Due to rising heat along the equator in the Pacific Oceans, researchers at Colorado State University predict that this will be the quietest Atlantic hurricane season in five years.
Phil Klotzbach, lead author of the forecast, said there will be nine named storms, with winds of at least 39 miles (63 kilometers) per hour, are expected to develop this year, with three of them growing into hurricanes and one becoming a major storm.
The likely development of El Nino in the Pacific and cool sea surface temperatures in the tropical Atlantic are possible explanations for the low forecast. The formation of El Nino is important because warm waters in the equatorial Pacific trigger atmospheric changes that lead to more wind shear across the tropical Atlantic. Shear is when winds at different altitudes blow in multiple directions or speeds and have the potential to tear apart the structure of a budding tropical system, weakening or breaking it apart.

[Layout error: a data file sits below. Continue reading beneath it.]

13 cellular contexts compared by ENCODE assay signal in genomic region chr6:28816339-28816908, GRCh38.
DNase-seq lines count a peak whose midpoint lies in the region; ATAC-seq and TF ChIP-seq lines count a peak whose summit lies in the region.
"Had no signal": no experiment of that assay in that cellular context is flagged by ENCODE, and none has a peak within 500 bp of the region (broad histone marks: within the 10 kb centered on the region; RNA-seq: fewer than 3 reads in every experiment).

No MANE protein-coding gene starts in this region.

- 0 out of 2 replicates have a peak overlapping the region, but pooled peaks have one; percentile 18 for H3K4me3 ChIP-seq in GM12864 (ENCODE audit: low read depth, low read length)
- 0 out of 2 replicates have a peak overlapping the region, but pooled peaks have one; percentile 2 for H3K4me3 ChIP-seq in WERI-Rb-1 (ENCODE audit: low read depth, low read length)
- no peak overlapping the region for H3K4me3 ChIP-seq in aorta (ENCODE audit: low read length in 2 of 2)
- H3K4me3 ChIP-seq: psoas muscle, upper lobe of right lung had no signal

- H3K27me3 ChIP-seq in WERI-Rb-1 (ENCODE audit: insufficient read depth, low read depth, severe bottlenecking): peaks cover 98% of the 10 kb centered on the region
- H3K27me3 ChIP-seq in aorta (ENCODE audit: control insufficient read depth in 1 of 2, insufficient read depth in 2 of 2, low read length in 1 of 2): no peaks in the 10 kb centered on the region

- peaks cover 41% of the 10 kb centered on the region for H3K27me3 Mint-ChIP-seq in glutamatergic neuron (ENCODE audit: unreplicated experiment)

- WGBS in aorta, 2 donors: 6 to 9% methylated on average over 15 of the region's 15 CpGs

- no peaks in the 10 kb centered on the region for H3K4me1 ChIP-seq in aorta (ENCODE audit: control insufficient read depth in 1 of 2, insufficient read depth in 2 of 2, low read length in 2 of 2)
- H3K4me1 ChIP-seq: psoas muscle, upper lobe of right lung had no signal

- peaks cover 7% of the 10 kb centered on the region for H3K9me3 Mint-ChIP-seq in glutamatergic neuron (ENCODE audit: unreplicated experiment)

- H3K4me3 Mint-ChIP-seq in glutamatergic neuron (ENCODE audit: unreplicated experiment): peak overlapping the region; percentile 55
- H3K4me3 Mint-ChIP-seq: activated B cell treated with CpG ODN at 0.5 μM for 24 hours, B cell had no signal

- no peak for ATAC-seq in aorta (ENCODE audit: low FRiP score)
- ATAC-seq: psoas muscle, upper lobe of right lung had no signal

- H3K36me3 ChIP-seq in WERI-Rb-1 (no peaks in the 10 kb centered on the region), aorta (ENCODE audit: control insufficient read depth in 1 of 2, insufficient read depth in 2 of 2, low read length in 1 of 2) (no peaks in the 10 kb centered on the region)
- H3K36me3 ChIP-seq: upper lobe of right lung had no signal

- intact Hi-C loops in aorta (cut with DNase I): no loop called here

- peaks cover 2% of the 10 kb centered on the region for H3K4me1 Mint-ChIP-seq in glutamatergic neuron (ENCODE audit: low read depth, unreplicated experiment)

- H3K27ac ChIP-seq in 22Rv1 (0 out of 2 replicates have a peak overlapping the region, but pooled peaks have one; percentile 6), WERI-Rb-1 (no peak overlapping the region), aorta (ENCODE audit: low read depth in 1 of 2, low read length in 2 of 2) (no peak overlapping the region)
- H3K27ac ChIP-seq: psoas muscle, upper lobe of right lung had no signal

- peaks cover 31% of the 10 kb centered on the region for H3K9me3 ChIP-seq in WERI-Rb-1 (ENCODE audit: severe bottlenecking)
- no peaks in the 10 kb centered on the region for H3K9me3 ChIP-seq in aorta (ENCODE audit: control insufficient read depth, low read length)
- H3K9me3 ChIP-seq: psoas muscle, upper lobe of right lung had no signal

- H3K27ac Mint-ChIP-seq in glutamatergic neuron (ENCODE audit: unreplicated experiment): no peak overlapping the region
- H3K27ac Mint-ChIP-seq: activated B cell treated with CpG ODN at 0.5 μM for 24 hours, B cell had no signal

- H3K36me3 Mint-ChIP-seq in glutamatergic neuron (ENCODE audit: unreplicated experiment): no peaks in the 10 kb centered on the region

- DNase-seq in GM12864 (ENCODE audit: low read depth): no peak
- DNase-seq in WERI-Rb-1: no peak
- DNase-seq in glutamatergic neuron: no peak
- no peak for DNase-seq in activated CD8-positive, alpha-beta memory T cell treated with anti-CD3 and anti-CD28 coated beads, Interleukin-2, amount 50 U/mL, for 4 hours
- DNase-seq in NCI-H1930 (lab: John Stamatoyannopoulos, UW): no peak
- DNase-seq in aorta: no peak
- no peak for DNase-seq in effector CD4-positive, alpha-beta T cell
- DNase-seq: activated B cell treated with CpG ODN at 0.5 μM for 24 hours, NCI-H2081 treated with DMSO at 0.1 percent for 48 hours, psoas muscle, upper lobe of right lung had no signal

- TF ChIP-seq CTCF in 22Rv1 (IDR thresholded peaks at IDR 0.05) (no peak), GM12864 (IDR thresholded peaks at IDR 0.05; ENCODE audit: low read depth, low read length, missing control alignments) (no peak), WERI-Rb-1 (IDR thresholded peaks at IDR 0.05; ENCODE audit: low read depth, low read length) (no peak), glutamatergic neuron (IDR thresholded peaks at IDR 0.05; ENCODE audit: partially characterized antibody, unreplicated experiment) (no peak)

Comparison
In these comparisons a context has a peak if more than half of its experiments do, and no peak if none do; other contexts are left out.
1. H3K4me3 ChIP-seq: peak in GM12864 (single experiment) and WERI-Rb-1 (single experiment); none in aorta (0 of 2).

The Atlantic hurricane season is watched closely by many industries, like energy, commodity and insurance, because of the effect hurricanes have on lives, property and markets in the U.S., Mexico and the Caribbean. The Gulf of Mexico is home to about 6 percent of U.S. natural gas output, 23 percent of oil production and more than 45 percent of petroleum refining capacity. Florida, which has been struck by more tropical systems than any other state, is the second-largest producer of oranges behind Brazil.
The last time the Atlantic produced only nine named storms was 2009, which was also a year in which an El Nino formed, according to the National Hurricane Center in Miami. That was the least number of such storms since 1997, which had eight.
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